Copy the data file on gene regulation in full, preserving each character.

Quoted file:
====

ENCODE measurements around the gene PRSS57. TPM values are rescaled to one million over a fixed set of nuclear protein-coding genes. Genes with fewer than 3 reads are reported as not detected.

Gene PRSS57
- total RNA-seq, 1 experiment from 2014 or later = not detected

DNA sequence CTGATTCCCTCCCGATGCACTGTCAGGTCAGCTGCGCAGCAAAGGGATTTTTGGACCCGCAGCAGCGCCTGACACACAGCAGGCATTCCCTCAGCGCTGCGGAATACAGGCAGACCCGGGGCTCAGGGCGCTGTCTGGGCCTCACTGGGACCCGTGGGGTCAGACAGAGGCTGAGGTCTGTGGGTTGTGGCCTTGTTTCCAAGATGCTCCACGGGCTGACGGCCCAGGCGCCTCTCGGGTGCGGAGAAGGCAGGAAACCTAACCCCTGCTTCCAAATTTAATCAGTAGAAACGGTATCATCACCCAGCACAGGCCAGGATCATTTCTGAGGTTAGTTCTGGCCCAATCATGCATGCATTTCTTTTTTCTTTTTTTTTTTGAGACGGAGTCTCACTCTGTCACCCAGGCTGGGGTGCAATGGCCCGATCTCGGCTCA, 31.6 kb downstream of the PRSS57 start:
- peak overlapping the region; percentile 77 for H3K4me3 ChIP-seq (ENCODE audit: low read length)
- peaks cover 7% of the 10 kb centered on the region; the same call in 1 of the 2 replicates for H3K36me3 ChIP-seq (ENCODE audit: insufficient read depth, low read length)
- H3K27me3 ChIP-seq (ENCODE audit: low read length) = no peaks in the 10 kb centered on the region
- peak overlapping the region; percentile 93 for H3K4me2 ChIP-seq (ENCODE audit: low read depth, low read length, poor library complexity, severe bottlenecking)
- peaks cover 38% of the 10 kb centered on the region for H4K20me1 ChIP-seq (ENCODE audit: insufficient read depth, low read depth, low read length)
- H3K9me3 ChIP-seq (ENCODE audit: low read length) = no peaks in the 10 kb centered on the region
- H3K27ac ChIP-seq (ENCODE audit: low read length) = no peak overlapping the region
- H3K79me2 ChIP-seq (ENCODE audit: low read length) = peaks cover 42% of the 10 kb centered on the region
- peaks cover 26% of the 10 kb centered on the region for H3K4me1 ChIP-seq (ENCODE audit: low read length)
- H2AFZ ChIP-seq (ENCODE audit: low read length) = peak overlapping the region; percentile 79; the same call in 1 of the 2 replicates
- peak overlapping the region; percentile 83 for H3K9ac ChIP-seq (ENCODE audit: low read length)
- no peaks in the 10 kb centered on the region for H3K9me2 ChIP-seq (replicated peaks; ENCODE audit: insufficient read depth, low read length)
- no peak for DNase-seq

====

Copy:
ENCODE measurements around the gene PRSS57. TPM values are rescaled to one million over a fixed set of nuclear protein-coding genes. Genes with fewer than 3 reads are reported as not detected.

Gene PRSS57
- total RNA-seq, 1 experiment from 2014 or later = not detected

DNA sequence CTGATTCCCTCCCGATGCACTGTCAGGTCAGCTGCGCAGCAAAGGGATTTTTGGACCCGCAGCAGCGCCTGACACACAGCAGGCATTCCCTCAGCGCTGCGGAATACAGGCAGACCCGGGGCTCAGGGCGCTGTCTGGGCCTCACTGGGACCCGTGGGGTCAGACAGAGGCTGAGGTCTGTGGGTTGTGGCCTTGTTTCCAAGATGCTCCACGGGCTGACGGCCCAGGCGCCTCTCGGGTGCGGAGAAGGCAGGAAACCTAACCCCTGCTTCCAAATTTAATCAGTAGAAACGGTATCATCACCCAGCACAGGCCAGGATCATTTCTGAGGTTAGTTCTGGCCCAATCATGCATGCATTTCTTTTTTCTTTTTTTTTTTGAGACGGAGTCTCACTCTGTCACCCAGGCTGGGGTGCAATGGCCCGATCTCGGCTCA, 31.6 kb downstream of the PRSS57 start:
- peak overlapping the region; percentile 77 for H3K4me3 ChIP-seq (ENCODE audit: low read length)
- peaks cover 7% of the 10 kb centered on the region; the same call in 1 of the 2 replicates for H3K36me3 ChIP-seq (ENCODE audit: insufficient read depth, low read length)
- H3K27me3 ChIP-seq (ENCODE audit: low read length) = no peaks in the 10 kb centered on the region
- peak overlapping the region; percentile 93 for H3K4me2 ChIP-seq (ENCODE audit: low read depth, low read length, poor library complexity, severe bottlenecking)
- peaks cover 38% of the 10 kb centered on the region for H4K20me1 ChIP-seq (ENCODE audit: insufficient read depth, low read depth, low read length)
- H3K9me3 ChIP-seq (ENCODE audit: low read length) = no peaks in the 10 kb centered on the region
- H3K27ac ChIP-seq (ENCODE audit: low read length) = no peak overlapping the region
- H3K79me2 ChIP-seq (ENCODE audit: low read length) = peaks cover 42% of the 10 kb centered on the region
- peaks cover 26% of the 10 kb centered on the region for H3K4me1 ChIP-seq (ENCODE audit: low read length)
- H2AFZ ChIP-seq (ENCODE audit: low read length) = peak overlapping the region; percentile 79; the same call in 1 of the 2 replicates
- peak overlapping the region; percentile 83 for H3K9ac ChIP-seq (ENCODE audit: low read length)
- no peaks in the 10 kb centered on the region for H3K9me2 ChIP-seq (replicated peaks; ENCODE audit: insufficient read depth, low read length)
- no peak for DNase-seq